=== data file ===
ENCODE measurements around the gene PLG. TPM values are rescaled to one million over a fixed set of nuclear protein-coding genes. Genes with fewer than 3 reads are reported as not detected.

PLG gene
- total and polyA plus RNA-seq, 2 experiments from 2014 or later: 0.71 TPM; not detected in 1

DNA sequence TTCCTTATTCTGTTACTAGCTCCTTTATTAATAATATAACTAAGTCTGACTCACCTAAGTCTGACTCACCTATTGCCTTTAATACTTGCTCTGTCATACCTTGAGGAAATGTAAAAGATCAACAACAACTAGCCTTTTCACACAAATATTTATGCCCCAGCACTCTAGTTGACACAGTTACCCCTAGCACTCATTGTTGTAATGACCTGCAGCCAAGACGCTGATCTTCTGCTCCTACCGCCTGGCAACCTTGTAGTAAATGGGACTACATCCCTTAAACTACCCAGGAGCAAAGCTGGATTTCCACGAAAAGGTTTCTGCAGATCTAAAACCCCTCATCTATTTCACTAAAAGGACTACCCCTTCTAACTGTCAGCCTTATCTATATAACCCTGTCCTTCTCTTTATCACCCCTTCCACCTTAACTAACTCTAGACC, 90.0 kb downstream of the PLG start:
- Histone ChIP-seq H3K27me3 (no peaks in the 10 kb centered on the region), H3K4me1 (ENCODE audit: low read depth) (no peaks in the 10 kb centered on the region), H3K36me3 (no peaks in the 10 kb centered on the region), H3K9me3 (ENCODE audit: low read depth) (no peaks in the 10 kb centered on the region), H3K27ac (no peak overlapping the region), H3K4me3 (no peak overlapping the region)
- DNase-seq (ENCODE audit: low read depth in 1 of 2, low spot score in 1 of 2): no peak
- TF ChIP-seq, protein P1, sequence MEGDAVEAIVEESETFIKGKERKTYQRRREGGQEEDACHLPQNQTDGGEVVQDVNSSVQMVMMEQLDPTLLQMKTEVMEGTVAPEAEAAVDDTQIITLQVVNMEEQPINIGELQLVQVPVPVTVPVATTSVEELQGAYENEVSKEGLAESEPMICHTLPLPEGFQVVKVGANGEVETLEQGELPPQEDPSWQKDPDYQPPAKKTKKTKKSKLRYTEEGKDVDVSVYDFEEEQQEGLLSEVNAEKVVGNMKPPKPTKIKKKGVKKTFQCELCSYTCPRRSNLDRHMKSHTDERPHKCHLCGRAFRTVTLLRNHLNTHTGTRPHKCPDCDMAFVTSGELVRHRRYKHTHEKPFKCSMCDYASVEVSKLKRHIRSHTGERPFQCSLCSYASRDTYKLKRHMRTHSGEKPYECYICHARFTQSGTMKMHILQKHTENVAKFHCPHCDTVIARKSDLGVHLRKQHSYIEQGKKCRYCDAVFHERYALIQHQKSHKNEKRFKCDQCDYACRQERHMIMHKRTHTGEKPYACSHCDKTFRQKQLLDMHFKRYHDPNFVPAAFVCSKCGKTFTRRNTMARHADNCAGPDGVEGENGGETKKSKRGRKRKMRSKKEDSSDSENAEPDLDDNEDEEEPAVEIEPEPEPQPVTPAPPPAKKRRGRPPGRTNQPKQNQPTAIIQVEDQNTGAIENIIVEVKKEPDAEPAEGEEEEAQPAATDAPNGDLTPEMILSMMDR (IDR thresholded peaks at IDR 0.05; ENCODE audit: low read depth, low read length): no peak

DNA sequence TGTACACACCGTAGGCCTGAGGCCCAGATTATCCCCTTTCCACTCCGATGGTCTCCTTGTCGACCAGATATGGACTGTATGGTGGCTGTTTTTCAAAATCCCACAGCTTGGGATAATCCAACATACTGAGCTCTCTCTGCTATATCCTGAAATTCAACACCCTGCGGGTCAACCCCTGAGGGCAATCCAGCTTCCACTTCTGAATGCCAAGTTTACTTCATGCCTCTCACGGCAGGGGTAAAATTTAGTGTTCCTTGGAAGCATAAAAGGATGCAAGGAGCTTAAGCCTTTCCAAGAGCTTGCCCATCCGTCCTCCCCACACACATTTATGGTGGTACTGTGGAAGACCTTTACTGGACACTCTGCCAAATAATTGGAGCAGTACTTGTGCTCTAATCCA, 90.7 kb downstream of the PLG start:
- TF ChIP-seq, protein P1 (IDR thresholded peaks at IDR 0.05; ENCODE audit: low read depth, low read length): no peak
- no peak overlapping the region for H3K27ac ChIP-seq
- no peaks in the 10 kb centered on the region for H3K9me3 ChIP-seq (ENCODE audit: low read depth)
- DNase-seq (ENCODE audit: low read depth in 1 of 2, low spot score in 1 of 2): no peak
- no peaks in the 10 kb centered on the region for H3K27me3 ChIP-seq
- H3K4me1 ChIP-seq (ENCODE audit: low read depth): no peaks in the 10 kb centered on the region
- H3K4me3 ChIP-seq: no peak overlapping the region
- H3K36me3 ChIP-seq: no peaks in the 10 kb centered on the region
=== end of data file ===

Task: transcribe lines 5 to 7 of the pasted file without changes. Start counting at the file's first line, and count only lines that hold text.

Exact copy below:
- Histone ChIP-seq H3K27me3 (no peaks in the 10 kb centered on the region), H3K4me1 (ENCODE audit: low read depth) (no peaks in the 10 kb centered on the region), H3K36me3 (no peaks in the 10 kb centered on the region), H3K9me3 (ENCODE audit: low read depth) (no peaks in the 10 kb centered on the region), H3K27ac (no peak overlapping the region), H3K4me3 (no peak overlapping the region)
- DNase-seq (ENCODE audit: low read depth in 1 of 2, low spot score in 1 of 2): no peak
- TF ChIP-seq, protein P1, sequence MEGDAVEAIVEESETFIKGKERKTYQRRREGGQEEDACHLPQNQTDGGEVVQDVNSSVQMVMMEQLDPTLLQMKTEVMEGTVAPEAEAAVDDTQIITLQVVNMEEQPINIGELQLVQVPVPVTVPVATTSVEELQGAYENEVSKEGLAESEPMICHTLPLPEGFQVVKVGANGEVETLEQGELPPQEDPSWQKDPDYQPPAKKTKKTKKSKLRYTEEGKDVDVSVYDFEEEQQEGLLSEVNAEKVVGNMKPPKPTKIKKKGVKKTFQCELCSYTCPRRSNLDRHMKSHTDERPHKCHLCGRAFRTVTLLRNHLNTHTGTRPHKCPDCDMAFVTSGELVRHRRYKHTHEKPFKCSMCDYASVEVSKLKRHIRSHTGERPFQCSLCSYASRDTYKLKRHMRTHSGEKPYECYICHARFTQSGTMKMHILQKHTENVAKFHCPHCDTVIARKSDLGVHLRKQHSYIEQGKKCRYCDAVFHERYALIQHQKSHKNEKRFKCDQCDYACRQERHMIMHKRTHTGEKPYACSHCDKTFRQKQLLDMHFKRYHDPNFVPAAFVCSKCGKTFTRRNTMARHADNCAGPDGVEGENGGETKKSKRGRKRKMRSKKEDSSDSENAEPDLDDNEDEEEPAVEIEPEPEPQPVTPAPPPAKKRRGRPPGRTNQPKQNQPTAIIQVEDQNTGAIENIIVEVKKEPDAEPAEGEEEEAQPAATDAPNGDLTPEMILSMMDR (IDR thresholded peaks at IDR 0.05; ENCODE audit: low read depth, low read length): no peak